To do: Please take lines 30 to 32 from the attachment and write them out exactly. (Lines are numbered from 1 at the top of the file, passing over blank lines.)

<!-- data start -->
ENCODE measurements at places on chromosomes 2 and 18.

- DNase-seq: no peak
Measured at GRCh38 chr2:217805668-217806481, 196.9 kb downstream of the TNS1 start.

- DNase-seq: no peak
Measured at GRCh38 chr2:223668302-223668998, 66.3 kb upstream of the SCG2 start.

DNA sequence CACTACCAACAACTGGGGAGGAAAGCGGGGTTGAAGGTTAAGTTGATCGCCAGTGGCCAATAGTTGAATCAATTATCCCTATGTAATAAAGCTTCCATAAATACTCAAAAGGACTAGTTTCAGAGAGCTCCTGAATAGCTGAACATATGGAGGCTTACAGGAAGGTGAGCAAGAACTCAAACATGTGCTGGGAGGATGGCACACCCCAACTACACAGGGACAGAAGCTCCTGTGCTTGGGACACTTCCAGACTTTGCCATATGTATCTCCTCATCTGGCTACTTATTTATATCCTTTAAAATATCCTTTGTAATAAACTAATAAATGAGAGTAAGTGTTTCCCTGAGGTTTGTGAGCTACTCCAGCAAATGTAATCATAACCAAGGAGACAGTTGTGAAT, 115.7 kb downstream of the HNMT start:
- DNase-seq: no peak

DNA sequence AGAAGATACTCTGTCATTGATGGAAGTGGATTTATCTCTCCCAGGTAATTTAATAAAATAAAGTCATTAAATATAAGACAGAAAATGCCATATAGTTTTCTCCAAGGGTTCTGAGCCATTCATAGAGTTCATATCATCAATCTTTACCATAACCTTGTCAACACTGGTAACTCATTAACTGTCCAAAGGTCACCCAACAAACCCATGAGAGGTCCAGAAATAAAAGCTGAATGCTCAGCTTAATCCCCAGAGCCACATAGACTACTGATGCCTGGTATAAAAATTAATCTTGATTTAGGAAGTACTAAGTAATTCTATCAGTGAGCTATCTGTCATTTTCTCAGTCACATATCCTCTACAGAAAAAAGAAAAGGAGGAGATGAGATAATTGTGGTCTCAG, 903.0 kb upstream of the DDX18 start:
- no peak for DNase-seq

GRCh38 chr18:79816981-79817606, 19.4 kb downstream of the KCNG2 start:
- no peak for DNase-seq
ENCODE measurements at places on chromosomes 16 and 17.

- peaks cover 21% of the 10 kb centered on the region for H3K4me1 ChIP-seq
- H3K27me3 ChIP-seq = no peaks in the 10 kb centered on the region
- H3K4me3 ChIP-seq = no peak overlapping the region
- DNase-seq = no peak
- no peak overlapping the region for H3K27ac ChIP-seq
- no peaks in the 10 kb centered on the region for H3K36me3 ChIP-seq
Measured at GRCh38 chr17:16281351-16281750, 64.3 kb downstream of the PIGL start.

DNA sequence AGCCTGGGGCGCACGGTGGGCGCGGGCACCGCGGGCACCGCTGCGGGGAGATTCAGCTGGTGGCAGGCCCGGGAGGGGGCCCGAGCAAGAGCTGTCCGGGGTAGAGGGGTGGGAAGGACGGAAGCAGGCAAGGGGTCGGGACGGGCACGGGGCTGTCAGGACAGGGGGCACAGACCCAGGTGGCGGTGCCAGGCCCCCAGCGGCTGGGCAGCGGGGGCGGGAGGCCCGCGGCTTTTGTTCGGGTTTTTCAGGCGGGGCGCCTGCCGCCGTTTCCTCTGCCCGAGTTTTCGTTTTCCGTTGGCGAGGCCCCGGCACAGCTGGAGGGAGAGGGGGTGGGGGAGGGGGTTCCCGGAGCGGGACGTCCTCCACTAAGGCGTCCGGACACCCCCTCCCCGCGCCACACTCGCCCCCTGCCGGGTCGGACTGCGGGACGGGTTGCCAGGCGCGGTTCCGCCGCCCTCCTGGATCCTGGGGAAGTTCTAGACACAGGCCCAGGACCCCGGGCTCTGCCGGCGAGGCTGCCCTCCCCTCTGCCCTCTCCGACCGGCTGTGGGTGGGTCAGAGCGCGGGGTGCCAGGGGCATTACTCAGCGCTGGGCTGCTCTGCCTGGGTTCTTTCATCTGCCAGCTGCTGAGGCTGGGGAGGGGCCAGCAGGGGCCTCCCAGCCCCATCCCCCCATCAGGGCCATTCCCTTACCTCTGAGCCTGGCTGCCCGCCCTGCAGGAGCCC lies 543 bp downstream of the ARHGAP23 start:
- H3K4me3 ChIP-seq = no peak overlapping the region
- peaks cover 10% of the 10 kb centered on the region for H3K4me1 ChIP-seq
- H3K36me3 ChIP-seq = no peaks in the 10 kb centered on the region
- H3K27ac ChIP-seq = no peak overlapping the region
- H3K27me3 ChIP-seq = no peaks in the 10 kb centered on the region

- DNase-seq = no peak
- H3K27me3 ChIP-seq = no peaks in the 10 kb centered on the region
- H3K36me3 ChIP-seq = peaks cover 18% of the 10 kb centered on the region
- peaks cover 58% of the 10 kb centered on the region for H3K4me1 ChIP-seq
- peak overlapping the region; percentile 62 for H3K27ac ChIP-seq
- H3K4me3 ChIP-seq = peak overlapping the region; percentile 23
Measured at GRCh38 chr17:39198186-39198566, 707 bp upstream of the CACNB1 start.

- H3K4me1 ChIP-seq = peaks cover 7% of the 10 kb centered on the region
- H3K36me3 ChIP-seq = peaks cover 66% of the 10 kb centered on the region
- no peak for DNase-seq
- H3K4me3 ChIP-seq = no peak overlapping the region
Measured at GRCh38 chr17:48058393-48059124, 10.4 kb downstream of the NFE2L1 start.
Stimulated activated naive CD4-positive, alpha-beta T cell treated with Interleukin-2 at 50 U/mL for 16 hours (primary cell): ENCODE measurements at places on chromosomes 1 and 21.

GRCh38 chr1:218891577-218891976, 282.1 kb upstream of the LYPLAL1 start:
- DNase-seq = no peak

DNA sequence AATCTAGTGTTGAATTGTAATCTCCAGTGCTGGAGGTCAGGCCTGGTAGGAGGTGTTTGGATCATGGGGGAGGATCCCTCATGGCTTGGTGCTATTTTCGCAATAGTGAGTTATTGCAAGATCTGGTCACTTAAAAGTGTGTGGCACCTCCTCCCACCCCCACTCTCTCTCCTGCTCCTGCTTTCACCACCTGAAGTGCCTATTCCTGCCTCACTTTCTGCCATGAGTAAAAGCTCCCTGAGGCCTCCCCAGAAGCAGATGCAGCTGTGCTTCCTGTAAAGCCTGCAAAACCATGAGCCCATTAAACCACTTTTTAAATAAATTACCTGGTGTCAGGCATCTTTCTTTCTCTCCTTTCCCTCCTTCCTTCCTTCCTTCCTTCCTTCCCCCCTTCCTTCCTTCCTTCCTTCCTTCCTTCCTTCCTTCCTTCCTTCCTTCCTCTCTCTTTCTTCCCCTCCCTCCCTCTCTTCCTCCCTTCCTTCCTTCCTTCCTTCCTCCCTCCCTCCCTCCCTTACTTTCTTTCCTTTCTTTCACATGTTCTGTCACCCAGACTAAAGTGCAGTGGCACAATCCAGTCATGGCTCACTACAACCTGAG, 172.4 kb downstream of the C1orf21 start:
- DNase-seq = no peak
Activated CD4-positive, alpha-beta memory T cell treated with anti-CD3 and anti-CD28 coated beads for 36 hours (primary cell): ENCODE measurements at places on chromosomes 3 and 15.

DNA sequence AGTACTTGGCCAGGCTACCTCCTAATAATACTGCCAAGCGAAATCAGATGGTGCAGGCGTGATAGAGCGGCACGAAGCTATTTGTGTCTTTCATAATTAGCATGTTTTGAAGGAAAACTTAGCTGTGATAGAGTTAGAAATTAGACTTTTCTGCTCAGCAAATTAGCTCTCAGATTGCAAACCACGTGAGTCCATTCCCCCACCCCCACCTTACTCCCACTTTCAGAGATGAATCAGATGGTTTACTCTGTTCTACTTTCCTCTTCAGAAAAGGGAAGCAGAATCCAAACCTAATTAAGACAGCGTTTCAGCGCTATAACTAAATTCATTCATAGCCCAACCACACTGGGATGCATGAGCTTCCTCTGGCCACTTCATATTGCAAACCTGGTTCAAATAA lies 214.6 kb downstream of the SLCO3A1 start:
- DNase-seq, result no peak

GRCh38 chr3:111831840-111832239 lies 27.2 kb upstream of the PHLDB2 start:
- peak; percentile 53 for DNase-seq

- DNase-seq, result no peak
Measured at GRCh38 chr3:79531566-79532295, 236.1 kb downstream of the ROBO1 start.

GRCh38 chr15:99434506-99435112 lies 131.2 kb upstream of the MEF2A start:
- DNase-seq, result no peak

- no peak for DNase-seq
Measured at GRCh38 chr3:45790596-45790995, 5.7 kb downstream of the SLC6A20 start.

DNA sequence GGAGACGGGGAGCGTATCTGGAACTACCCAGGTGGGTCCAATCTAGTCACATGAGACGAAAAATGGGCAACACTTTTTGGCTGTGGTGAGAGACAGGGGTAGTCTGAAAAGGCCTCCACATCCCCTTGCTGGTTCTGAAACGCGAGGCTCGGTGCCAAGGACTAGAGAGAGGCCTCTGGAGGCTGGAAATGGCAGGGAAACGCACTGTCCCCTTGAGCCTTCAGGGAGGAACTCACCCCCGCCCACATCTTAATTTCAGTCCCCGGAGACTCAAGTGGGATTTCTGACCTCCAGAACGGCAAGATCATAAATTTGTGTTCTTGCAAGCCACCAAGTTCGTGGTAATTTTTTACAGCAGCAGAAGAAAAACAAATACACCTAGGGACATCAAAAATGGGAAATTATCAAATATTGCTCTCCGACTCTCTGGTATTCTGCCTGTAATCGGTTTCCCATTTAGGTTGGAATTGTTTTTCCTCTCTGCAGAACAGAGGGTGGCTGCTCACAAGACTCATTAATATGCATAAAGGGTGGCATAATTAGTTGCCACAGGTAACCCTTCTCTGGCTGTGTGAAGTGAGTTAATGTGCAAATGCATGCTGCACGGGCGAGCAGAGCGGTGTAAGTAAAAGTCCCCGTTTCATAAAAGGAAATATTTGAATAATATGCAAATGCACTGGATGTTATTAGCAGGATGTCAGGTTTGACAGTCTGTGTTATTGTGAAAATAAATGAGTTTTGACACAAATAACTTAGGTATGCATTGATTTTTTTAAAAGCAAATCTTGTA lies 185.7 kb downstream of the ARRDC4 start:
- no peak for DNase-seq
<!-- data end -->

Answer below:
- peak overlapping the region; percentile 62 for H3K27ac ChIP-seq
- H3K4me3 ChIP-seq = peak overlapping the region; percentile 23
Measured at GRCh38 chr17:39198186-39198566, 707 bp upstream of the CACNB1 start.